Traceability

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Traceability Problems
Drazenka Tubin-Delic
Deputy Head of Incidents Branch
Food Standards Agency
TAIEX Workshop on Incident Management – RASFF, traceability,
withdrawal and recall procedures, Zagreb 6-7th June 2011
Outline
• Rationale for traceability
• Case Studies: feed incident
meat incident
EC exercise
Rationale
• Interests of stakeholders: consumers government
and industry
• Consumers; protect food safety by effective
products recalls, avoidance of specific foods/food
ingredients
• Government; protect public health, control of
zoonotic diseases, help prevent food fraud
• Industry; comply with legislation, prompt action,
minimise the impact, protect brand reputation,
consumer confidence
Practical Problems
•
No specific requirements
•
Global nature of the food chain
•
Complex nature of the food chain
Case Study 1: Salmonella in brewer’s yeast
• Involved 2 batches of brewer’s yeast contaminated
with 2 different strains of Salmonella (Virchow and
Senftenberg)
• Used as an ingredient for animal feed prefixes
• Notified by UK distributor – following testing by its
customer
• Product originated from Portugal
• 20 tones consignment – distributed to various animal
Case Study 1: Salmonella in brewer’s yeast
(cont)
• Risk Assessment: due to potential patogenicity all
animal feed premixes to be quarantined and tested
• UK supplier very cooperative
• Traceability was detailed and clear throughout
distribution chain
• All of animal feed mixes and blends – pelleted and
heat treated blends were tested (all negative,
remained on sale)
• One blend for horses was not heat treated and
pelleted, tested positive and was recalled
• Two pet products were also recalled
• FSA informed the EC via RASFF
Case Study 1: Salmonella in brewer’s yeast
(cont)
Outcome:
– Excellent traceability records throughout the
distribution chain
– Prompt action
– Minimal quantities recalled
Case Study 2: Milk and meat from cloned
animal offspring
Overview
• An article in USA (29/09/2010) reported that
unnamed UK dairy farmer claimed to be including milk
from an offspring of the cloned cow into the food
chain
• EC asked for assurances from the UK that neither
meat nor milk from the cloned offspring was entering
the food chain
• Traceability exercise involved tracing 2 cattle
embryos from a cloned cow in the USA imported into
the UK in 2006 and their offsprings
Case Study 2: Milk and meat from cloned
animal offspring (cont)
Legislation
• Food from cloned animals is treated as a novel food
Reg EC 258/97 – can only be legally marketed if
formally authorised
• No concerns about the safety of the milk/meat from
healthy offspring of cloned animals
• EC did not consider that the novel food legislation
applies
Case Study 2: Milk and meat from cloned
animal offspring (cont)
• FSA worked closely with Defra (responsible for
legislation on importing of cloned embryos)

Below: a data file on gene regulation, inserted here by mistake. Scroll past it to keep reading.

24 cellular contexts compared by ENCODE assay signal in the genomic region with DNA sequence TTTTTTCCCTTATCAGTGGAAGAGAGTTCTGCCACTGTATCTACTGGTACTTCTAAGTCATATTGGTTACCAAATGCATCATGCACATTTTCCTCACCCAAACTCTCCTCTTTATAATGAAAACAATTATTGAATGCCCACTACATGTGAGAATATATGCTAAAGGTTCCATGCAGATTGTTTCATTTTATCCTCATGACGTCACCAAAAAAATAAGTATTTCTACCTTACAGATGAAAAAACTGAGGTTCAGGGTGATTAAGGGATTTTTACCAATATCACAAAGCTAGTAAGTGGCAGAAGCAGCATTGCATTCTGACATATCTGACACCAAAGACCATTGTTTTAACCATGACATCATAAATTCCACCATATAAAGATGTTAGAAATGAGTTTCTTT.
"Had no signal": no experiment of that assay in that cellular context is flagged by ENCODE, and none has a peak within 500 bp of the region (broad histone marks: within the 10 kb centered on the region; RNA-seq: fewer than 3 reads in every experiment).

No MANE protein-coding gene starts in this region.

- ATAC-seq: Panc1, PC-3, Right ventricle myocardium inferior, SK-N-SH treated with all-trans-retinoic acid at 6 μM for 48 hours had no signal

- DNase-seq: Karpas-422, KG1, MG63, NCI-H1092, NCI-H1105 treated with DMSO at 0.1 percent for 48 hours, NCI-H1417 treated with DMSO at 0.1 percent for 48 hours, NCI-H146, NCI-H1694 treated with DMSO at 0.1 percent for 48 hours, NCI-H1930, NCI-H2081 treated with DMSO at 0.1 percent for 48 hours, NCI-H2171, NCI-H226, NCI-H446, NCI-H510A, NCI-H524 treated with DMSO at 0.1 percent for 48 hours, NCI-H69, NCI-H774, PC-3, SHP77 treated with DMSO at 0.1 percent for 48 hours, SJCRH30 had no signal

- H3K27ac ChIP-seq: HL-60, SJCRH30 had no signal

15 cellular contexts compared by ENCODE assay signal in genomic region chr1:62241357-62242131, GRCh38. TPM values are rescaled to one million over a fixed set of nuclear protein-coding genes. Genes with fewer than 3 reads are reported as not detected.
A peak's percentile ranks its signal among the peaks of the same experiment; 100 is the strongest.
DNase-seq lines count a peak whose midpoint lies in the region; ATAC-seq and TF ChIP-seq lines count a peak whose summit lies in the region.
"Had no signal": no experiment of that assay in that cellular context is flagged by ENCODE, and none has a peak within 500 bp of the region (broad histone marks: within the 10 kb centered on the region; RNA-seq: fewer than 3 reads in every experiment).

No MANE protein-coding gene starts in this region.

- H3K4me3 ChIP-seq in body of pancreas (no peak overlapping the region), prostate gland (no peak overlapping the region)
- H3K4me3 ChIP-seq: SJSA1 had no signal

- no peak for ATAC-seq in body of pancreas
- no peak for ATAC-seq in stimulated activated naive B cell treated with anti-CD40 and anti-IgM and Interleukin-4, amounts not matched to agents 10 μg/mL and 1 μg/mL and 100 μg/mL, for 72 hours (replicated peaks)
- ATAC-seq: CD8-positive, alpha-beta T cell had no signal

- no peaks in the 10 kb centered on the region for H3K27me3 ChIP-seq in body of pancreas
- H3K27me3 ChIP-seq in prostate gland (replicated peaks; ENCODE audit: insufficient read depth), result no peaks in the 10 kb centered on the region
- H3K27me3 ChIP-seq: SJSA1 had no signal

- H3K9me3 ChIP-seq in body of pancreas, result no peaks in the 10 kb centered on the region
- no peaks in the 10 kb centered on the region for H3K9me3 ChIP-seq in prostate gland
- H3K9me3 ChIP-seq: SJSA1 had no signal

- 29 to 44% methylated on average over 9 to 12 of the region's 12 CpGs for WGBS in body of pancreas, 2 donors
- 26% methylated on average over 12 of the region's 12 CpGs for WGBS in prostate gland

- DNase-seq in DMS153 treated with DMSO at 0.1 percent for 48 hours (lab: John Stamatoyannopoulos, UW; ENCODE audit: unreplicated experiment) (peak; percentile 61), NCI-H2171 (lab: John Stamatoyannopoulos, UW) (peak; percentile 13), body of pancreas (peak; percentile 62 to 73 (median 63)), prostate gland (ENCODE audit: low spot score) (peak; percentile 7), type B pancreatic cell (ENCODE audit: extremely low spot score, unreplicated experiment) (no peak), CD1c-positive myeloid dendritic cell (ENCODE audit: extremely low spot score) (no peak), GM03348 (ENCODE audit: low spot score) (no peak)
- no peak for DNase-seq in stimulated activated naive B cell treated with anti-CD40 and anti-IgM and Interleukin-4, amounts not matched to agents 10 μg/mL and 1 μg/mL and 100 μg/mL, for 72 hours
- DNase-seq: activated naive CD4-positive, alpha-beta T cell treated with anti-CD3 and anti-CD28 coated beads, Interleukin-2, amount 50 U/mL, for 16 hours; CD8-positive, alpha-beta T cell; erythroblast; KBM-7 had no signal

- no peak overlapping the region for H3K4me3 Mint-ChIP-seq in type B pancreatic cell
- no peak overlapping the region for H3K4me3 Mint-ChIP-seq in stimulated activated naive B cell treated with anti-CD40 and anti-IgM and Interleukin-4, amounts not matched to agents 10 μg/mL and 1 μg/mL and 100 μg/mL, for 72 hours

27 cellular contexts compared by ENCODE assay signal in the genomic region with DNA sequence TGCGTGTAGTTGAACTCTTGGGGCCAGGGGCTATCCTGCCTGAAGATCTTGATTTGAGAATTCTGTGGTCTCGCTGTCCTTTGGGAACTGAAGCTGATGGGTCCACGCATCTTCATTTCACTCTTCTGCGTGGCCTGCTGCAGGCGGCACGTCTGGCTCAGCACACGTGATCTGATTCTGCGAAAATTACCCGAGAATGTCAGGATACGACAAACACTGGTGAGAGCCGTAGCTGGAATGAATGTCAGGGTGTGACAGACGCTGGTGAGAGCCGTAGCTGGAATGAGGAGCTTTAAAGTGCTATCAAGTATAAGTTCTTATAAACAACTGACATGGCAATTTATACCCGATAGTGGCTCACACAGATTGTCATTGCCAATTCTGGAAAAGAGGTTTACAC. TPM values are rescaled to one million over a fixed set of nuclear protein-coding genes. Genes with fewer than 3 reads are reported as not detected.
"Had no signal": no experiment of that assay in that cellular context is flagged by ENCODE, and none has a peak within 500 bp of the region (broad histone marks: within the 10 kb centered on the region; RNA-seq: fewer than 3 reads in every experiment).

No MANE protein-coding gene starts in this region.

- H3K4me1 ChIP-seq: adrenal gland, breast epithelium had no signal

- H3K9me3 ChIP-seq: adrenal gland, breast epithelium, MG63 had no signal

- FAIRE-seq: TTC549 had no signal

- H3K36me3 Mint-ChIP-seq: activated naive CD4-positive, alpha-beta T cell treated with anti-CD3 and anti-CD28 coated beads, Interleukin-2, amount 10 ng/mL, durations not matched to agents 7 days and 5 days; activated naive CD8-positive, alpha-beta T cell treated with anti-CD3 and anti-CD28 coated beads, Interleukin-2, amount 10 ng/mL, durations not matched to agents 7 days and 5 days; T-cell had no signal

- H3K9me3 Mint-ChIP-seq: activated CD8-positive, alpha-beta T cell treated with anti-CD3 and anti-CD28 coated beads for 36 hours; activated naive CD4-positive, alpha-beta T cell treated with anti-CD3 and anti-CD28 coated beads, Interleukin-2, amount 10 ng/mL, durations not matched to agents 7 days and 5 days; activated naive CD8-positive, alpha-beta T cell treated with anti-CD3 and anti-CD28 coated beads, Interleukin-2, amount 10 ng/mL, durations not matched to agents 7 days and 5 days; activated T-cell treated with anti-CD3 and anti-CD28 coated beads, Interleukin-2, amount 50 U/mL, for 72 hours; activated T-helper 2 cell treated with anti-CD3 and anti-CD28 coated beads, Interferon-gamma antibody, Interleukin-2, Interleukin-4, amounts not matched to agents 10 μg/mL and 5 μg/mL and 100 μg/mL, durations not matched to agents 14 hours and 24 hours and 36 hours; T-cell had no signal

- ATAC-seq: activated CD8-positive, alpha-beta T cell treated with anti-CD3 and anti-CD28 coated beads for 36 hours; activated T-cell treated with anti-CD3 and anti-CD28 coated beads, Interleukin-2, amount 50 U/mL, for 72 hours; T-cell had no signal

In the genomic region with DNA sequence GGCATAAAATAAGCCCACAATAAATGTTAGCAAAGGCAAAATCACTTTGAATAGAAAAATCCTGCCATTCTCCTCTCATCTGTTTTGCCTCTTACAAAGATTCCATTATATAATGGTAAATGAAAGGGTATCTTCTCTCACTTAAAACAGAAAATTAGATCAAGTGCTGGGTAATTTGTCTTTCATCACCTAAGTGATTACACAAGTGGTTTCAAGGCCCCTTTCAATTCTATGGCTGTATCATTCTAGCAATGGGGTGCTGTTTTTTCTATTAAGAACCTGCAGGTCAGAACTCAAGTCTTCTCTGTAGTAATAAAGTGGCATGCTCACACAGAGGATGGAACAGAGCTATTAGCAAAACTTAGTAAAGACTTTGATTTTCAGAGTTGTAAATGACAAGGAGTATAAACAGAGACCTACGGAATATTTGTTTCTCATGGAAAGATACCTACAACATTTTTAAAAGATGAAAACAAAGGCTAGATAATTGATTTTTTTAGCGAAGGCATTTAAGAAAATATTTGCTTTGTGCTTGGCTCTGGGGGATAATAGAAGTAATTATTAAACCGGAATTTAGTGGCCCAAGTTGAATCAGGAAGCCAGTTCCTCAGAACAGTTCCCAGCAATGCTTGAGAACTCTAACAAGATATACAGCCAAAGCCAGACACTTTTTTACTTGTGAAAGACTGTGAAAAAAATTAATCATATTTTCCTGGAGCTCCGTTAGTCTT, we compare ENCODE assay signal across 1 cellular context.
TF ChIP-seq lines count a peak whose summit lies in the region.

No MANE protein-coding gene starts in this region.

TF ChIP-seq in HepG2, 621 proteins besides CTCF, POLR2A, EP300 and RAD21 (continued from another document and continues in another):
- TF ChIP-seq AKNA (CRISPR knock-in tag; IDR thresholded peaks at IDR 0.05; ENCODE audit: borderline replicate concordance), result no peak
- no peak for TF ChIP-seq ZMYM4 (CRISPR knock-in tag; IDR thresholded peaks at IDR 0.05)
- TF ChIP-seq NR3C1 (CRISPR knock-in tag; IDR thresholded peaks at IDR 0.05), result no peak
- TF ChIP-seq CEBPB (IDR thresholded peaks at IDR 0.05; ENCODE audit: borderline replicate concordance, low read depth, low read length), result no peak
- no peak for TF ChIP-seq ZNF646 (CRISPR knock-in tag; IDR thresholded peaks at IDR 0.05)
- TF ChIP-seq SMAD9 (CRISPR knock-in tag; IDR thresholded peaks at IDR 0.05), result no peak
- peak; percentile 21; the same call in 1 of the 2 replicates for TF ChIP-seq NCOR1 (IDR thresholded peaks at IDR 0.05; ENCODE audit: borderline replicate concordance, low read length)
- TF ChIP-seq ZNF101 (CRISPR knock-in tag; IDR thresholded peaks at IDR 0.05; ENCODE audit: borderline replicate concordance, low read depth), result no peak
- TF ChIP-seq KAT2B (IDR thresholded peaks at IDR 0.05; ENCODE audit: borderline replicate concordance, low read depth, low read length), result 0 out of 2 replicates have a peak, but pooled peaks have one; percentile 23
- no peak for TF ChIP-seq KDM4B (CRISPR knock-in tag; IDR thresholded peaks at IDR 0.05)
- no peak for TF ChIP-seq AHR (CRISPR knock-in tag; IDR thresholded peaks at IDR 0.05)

• Investigations revealed that three animals have
entered the food chain
• No milk entered the food chain
Case Study 2: Milk and meat from cloned
animal offspring (cont)
• DIAGRAM from one of the farm
V7 – 6/8/10
V8
4/8/10 10AM
4PM
Import of embryos
Imported early 2006
Remainder of
herd sold at
auction
5/3/08
8 embryos from
cloned animal
Farm A
Bull – A
UKxxxxxxxxxx
Born 3/3/07
Bull - B
UKxxxxxxxxxxx
Born 5/12/06
Sold 28/2/08
Farm B
Female – B
UKxxxxxxxxxxx
Born 2/12/06
Female A
UKxxxxxxxxxx
Born 24/4/07
Sold 27/2/08
Died 17/5/07
38 progeny of
Bull B
58 progeny of
Bull A
Still on farm
Not being milked
(all female)
10 have died
Farm C
Daughter of Female B
UKxxxxxxxxxxxxxx
Born 16/4/09
Female B
Moved 29/7/10
Still on Farm C
Slaughterhouse A
Bull A
Slaughtered
27/7/10
Meat
disposed of
as Category
1 ABP
Daughter 2 of Female B
(Same owner as above)
Bull B
Slaughtered
23/7/09
Meat gone
Still on farm
Milk not
entering food
chain
Son* of Female B
Born 5/8/09
Sold 25/11/09
Farm C
Being fattened
for slaughter. Not
used as sire
* - calf from implanted embryo – not considered a novel food
Case Study 2: Milk and meat from cloned
animal offspring (cont)
• Intensive media coverage and number of interviews
given by CEO
• Collaborative working with Defra and devolved offices
• Scoping and stakeholders meetings held
• Correspondence with EC , local authorities, briefings
for Ministers
Case Study 3: EC exercise – RASFF
traceability 2010
• EU-wide exercise to test traceability systems and
the use of RASFF by EU Member States
• Held in September 2010
• Began with purchase of a pork product from London
retailer
• Product ‘contaminated’ with an unauthorised
veterinary medicine product
Case Study 3: EC exercise – RASFF
traceability 2010 (cont)
Required;
• Tracing the batch of pork used in production of the
product back to the farm of origin
• Identifying any other recipients of the batch in
question
• Identifying all products manufactured with the batch
in question
Case Study 3: EC exercise – RASFF
traceability 2010 (cont)
Information provided;
•
•
•
•
‘XYZ’ brand – Extra trimmed un-smoked back bacon
Use by date
Pack size
Producer code (UK company)
Case Study 3: EC exercise – RASFF
traceability 2010 (cont)
Action Taken:
• LA for the UK producer contacted to establish
traceability (backwards and forwards)
• UK producer supplied 5 UK retail chains
• UK producer sourced pork from Spain and Belgium via
2 UK intermediaries (RASFF issued)
• Identified that pork in question originated from a
Spanish supplier able to identify the limited number
of potential farms of origin
Lessons Learnt
• The implementation of traceability varies between
businesses and sectors
• It comes with cost
• But the cost of not having it or having insufficient
systems may be severe for consumers, individual
companies, governments
Thank you very much
Hvala na paznji
Drazenka Tubin-Delic
Incidents Response Branch
Food Standards Agency
[email protected]
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